Unsurprisingly, Wolverton also takes time to write about love and relationships and he has some interesting things to say. He realizes that love and relationships are dry complicated subjects and he tries to keep things simple while also adding multi-cultural nuances. For the Dathomiri it's almost a game. The women hunt, capture, buy and steal strong men with which to mother strong daughters. For Isolder love is more political. He considers what he Nd more importantly what his people can gain from his marriage to the woman he selects as his bride. We also learn how Luke, Leia and Han consider love and it all contributes to adding depth I what I had thought was going to be a rather silly book. 

As I started to mentioned earlier, the book also has plenty of silliness such as Han enlisting Threepio’s help in wooing Leia. Threepio does so by writing a song about Han and he sings it for Leia. It’s terrible but like some of the worst songs, it manages to get stuck in Leia’s head. There are other weird moments like Leia complaining about the cost of an inter-galactic video call to Luke. I had always assumed that such technology was free in Star Wars. I bet those roaming chargers were a pain for Leia when Han kidnapped her and brought her to Dathomir. Her plan doesn’t allow for that!

The description of Han eating his meal would fit quite nicely
in a book written by Douglas Adams.
Unfortunately there is also a lot to dislike about The Courtship of Princess Leia. Wolverton’s writing is serviceable for the most part but he also writes some strange and sometimes just awful stuff. Sometimes, particularly in the beginning, he doesn’t seem to have a good grasp of Han and Leia’s characters. They say and do things that just don’t feel true to who they are. He doesn’t do a much better job with Luke who often sounds unnecessarily preachy. For some reason every second person he encounters is sensitive to the Force and he goes on by talking, nearly without end, about the Force and how it relates to all living things and then coaches the person in how they should act in order to have live a better life. It all makes him some like some annoying evangelist and it makes a few scenes difficult to read. Reading and mostly enjoying Courtship has not convinced me to search for more Wolverton books to read but it did encourage me to read more Star Wars books. They’re not all going to be like Choices of One which was dry, boring and unnecessarily long. Unlike Zahn’s book, Courtship offered a quick and fun Star Wars story filled with action, Force wielding and even a few interesting thoughts about science fiction politics. Oh, and there were rancors. Lots and lots of rancors. Wolverton has Han and Leia make references to sharks. Earth doesn't exist in the Star Wars universe. Stop that.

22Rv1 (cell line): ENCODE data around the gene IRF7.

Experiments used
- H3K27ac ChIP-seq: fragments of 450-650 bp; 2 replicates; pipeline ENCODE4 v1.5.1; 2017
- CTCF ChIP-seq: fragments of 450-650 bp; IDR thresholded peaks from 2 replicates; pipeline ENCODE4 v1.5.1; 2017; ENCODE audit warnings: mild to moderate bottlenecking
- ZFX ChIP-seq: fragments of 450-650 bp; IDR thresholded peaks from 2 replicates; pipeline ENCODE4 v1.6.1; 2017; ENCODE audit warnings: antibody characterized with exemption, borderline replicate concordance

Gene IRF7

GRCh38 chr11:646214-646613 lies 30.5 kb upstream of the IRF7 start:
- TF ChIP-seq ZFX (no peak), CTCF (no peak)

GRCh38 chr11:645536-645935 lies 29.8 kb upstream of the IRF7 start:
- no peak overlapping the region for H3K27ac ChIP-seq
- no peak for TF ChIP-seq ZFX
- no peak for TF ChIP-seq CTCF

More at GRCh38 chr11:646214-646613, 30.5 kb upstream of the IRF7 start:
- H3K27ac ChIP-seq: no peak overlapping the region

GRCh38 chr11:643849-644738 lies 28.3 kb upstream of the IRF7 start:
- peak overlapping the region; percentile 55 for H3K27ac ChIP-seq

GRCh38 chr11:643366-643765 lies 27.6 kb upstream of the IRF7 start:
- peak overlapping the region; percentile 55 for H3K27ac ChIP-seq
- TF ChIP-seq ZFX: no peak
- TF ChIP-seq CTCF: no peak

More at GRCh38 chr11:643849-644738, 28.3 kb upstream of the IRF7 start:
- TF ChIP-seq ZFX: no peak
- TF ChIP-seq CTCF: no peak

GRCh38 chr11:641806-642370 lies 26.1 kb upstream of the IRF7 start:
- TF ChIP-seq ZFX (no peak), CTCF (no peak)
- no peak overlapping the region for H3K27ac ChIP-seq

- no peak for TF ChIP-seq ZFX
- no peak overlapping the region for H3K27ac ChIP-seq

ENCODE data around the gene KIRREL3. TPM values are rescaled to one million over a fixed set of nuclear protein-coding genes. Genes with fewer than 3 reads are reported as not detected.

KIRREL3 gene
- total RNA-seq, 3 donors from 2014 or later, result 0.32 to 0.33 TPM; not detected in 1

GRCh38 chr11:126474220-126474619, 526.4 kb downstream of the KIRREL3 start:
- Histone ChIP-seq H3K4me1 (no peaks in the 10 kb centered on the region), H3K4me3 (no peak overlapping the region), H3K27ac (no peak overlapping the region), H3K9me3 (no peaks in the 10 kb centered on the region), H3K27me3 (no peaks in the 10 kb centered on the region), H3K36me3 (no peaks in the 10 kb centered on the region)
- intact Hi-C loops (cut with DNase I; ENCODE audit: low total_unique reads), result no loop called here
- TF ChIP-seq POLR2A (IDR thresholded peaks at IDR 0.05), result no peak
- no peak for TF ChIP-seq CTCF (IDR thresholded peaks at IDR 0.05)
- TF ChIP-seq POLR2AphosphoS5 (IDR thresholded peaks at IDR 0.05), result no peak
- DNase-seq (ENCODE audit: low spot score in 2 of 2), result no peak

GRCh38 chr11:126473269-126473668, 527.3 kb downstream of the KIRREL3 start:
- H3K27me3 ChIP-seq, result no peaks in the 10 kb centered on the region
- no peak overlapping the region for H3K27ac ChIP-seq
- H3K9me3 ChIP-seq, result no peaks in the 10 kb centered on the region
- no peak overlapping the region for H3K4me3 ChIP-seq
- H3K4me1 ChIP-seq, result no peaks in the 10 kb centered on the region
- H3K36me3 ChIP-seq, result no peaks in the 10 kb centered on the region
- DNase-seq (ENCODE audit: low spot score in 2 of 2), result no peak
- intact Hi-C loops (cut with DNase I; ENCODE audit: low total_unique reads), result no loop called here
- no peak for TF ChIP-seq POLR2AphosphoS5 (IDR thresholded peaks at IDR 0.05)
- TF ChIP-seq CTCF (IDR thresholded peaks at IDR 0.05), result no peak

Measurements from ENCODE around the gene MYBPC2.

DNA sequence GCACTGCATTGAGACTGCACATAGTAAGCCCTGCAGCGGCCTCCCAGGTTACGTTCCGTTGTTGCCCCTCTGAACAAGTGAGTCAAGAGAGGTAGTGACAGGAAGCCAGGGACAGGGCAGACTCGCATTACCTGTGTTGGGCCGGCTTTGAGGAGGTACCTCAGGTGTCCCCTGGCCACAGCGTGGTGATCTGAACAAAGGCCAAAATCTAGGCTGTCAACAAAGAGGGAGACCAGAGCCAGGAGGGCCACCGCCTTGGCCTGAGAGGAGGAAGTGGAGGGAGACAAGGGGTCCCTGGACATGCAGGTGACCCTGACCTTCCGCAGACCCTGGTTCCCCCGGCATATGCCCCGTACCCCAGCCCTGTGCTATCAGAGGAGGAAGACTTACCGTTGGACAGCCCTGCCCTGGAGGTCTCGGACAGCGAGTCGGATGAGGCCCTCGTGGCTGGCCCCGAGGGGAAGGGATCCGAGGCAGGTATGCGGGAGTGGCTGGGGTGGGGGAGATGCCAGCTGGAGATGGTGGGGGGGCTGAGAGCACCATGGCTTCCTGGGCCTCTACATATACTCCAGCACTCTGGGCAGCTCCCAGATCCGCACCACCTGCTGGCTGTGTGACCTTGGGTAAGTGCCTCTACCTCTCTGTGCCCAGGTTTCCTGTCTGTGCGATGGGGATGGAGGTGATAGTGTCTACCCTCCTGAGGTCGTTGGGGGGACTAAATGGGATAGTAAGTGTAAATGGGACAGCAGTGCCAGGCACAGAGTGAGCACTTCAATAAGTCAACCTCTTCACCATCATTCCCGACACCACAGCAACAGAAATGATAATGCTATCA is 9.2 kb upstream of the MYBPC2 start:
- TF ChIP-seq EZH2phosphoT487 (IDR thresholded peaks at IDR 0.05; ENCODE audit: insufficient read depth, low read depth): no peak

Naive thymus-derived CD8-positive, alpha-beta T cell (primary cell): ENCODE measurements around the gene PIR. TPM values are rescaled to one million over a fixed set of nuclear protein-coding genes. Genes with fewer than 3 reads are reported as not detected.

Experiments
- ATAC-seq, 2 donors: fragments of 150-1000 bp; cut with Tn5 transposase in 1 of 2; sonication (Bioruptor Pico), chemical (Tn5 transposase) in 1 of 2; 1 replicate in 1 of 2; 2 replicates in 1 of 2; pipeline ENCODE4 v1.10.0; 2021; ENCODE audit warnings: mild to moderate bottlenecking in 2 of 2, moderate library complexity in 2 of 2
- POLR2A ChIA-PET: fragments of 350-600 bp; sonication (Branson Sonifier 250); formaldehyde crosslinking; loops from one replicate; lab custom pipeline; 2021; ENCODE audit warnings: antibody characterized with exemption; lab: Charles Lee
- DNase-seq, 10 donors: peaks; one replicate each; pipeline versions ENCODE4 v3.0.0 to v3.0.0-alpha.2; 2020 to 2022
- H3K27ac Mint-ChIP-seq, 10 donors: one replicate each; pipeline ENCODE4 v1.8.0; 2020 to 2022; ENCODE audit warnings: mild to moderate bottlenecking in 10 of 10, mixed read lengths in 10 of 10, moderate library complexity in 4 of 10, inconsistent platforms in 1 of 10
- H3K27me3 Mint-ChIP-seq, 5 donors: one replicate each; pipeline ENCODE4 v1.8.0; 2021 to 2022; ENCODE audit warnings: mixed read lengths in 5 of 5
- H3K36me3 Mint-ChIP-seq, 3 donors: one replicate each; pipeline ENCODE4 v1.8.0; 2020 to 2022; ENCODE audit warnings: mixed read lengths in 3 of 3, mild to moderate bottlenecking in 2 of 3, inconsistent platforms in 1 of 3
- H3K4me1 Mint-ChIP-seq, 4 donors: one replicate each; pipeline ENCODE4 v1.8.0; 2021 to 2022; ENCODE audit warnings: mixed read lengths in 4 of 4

Saturday, 25 May 2013

The Blog Fantastic 005 - The Eye of the World review

The Eye of the World, I loved you, I hated you.  I liked that you were an expansive and interesting fantasy world. An entire world I could let myself sink into and let it all wash over me. But you were too long and unfocused. You had no idea how to take advantage of your world with its interesting mythology and long, long history. Unlike New Spring, you weren’t just about two characters but for all the characters you had, you didn’t develop any of them. They had no depth. Rand, our main protagonist, would have been more aptly named Bland. Moiraine, such a cool character in the prequel book, has about one cool moment per one hundred pages.

I was worried before I started to read you. I was worried you would be too big of a book (you’re over 800 pages if you include the glossary). It wasn’t very encouraging to know that you’re the first book in a series of fourteen equally big, and sometimes bigger, books and that’s not including New Spring. Your size, ambition, and epic scope demanded I gave you all of my attention for weeks. If I’m ever to read the entire series, I’m certain it’ll take me years. That’s a big commitment for a reader and what if I'm not ready for it and what if you’re not worth it?

I decided to give in. I’ve already read New Spring. I opened my arms and invited your story to wash over me like the constantly rolling waves of the ocean. That’s the kind of fantasy you are. The depth of your writer’s imagination is impressive but unfortunately his prose isn't. Like the Wheel of Time, phrases, characters’ observations, motifs, foreshadowing, all of these things kept coming back. I feel like I’ve read the book dozens of times. The writing prevented me from being overwhelmed by the world of The Eye of the World because Jordan took it too slowly. I don’t even know what your world is called! You made a conscious effort to ease me into the story, so much so that your first 150 pages are near identical to the first part of The Lord of the Rings. Like the waves of the ocean, you kept pushing me back to shore and asking that I try to swim out again and again.